(Trainer Richard Baltas / Photo Courtesy of Keeneland)
From the Santa Anita Media Team:
SHAM STAKES ATTRACTS EARLY DERBY HOPEFULS
The road to the 2020 Triple Crown begins Saturday at Santa Anita with the running of the Grade III Sham Stakes, a mile test for youngsters that just turned three today offering 10 Kentucky Derby qualifying points to the winner, four to the runner-up, two to the third-place finisher and one to the fourth.
Richard Baltas has two entered, Stackin Silver and Taishan, each making his stakes debut going for the $60,000 winner’s share from a guaranteed purse of $100,000.
“I’m not concerned that Taishan is stepping up,” Baltas said of the bay son of Twirling Candy, who broke his maiden going a mile at Santa Anita on Nov. 3 for owners Calvin Nguyen and Joey Tran. “It was his first time going long and he won and got a good number (81 Beyer).”
“He’s trained really well since then, he’s had a bunch of time between races and I think he’ll give a good account of himself.”
Stackin Silver comes off a 5 ¼-length maiden win against $50,000 claimers going a mile at Del Mar last Nov. 15. The son of Union Rags owned by Slam Dunk Racing, Jerry McClanahan and Michael Nentwig retains the services of Abel Cedillo, who rode him in his two previous starts.
Honor A.P., who would have been one of the Sham favorites, if not the favorite based on his 5 ¼-length maiden win at a mile here last Oct. 13, will miss the race.
“He galloped well, then when he came back from his schooling he was off in his right front,” trainer John Shirreffs explained. “X-rays were OK so we’ll just have to wait and see.”
LOVELY LILIA CLIMBS THE LADDER INTO STAKES COMPANY
Lovely Lilia, an improving daughter of 2011 Kentucky Derby winner Animal Kingdom, makes her stakes debut Sunday in the Grade II, $200,000 Santa Ynez Stakes for three-year-old fillies at seven furlongs.
“She is taking a major step up in company here, but she keeps moving forward in her training, so it’s worth taking a chance,” said Phil D’Amato, who trains the chestnut filly for owner/breeder John Liviakis.
After finishing a distant ninth in her debut, a five furlong turf dash at Del Mar last Aug. 24, Lovely Lilia broke her maiden by 15 ½ lengths running in a $30,000 claimer at Santa Anita last Sept. 27, then returned in an overnight race Nov. 24 and won by a half-length under Abel Cedillo, who is back aboard in the Santa Ynez.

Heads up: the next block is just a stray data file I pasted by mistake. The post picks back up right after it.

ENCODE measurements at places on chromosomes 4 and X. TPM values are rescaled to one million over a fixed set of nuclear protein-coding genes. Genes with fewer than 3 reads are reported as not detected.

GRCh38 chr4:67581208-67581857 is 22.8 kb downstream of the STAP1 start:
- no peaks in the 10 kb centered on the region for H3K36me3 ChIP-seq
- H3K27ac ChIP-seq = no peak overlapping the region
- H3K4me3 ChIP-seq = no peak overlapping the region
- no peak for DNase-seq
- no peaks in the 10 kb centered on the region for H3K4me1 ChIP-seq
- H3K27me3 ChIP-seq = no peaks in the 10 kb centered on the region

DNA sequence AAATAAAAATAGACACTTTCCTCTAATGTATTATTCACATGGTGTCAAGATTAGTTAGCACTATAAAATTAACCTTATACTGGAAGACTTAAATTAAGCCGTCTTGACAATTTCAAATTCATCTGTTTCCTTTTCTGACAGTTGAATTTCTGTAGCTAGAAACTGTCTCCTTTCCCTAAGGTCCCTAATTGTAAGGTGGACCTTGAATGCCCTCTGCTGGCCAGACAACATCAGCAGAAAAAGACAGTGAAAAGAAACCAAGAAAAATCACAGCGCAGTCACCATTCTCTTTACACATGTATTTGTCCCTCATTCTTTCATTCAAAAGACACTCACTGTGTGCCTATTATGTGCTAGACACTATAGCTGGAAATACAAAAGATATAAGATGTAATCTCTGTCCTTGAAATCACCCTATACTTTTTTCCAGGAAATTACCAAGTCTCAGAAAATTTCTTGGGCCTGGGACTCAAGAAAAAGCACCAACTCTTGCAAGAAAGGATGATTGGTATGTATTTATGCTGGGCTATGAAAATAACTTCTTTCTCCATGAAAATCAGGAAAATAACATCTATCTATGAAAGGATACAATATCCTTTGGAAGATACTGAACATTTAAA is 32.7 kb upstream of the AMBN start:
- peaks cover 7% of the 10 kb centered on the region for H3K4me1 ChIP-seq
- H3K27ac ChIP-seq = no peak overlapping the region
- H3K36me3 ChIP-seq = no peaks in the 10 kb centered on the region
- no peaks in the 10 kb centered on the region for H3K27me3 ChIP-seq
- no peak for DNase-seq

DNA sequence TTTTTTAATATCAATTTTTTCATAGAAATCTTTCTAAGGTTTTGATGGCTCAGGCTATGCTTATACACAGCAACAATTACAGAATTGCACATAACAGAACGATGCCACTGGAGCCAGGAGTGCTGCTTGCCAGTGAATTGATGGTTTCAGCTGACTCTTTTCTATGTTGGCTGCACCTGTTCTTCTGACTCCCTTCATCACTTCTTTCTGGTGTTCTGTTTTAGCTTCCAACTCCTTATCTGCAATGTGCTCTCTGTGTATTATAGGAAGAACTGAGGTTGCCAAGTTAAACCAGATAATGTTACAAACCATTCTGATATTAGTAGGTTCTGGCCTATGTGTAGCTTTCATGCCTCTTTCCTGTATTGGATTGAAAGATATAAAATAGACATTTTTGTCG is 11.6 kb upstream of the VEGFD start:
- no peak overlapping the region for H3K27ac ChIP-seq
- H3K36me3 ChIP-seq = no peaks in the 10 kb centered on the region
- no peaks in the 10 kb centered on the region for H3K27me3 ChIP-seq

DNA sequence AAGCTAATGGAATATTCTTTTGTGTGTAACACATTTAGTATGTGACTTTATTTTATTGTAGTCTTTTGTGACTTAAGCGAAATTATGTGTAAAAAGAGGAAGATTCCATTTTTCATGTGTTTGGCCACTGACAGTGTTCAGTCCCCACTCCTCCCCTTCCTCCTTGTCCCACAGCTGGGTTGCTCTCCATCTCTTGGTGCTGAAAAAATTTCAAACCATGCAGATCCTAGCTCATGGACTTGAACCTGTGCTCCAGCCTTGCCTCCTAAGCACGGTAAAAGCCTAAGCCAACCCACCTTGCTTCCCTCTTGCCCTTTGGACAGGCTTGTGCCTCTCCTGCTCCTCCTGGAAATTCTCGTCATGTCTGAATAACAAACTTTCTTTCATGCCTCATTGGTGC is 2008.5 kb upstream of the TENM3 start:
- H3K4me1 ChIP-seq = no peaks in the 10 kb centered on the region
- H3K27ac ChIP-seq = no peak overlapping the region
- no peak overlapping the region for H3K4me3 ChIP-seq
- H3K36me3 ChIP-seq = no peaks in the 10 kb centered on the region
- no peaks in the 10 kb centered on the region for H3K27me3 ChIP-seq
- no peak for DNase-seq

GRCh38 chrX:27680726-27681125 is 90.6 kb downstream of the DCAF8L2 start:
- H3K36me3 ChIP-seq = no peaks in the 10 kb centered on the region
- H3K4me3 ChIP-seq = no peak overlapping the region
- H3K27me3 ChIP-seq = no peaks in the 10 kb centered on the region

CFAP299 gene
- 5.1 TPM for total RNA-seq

VENERABLE TRIBALIST IN UPGRADED HERNANDEZ
Blake Heap, who sends out Tribalist in today’s recently upgraded Joe Hernandez Stakes, hopes the old warhorse gives the trainer a present as a nine-year-old.
“He’s doing really well,” Heap said of the California-bred son of Tribal Rule. “He got away bad last time (bobbling at the start of the California Flag Handicap on Oct. 19, finishing fifth as the 11-10 favorite but beaten only two lengths).
“He kind of stumbled, and you can’t be behind and let good horses go in :22 and two, be behind by eight (lengths) and think you’re going to beat them going 5 ½ (furlongs).
“He drew the inside in this race so the break is going to mean everything.”
The Joe Hernandez, race eight of 10: Tribalist, Ruben Fuentes; Double Tough, Victor Espinoza; Grinning Tiger, Jose Valdivia Jr.; Texas Wedge, Flavien Prat; True Valour, Drayden Van Dyke; Captain Scotty, Joel Rosario; Legends of War, Abel Cedillo; Blitzkrieg, Rafael Bejarano; Carnivorous, Mario Gutierrez; and Bay Muzik, Tyler Baze.
Oiseau de Guerre was scratched.
NEARLY $13,000 DONATED TO CARMA THROUGH MATHIS BROTHERS
Ask any one of the 35,085 on-track fans and hundreds of thousands watching on television around North America, and one word comes to mind regarding Santa Anita’s Opening Day on Saturday–spectacular. Along with stunning views of the snow-capped San Gabriel Mountains and spectacular world class racing, Santa Anita and its official Thoroughbred aftercare charity, the California Retirement Management Account (CARMA), joined forces with Mathis Brothers Furniture to help raise awareness and money in order to care for racing’s retired Thoroughbreds.
Courtesy of Mathis Brothers, who supplied Santa Anita with 1,000 plush racehorses, nearly $13,000 was raised through the generous donations of racing fans in support of Thoroughbred Aftercare.
“We are so delighted to have been a part of this year’s Opening Day at Santa Anita and to raise money for such a worthy cause,” said Bill Mathis, President, Mathis Brothers Furniture. “There is no greater cause in racing today than Thoroughbred Aftercare and we’d like to thank Santa Anita, CARMA and the many fans who donated on Saturday. We are proud to be a part of this effort and we salute Santa Anita and CARMA for the good work they are doing.”
“We were blown away by the success of this fundraiser,” said CARMA President Candace Coder Chew. “One hundred percent of the funds raised will go directly toward providing care for the horses supported by our programs and we are incredibly thankful to Mathis Brothers, Santa Anita and to the racing fans for their generosity.”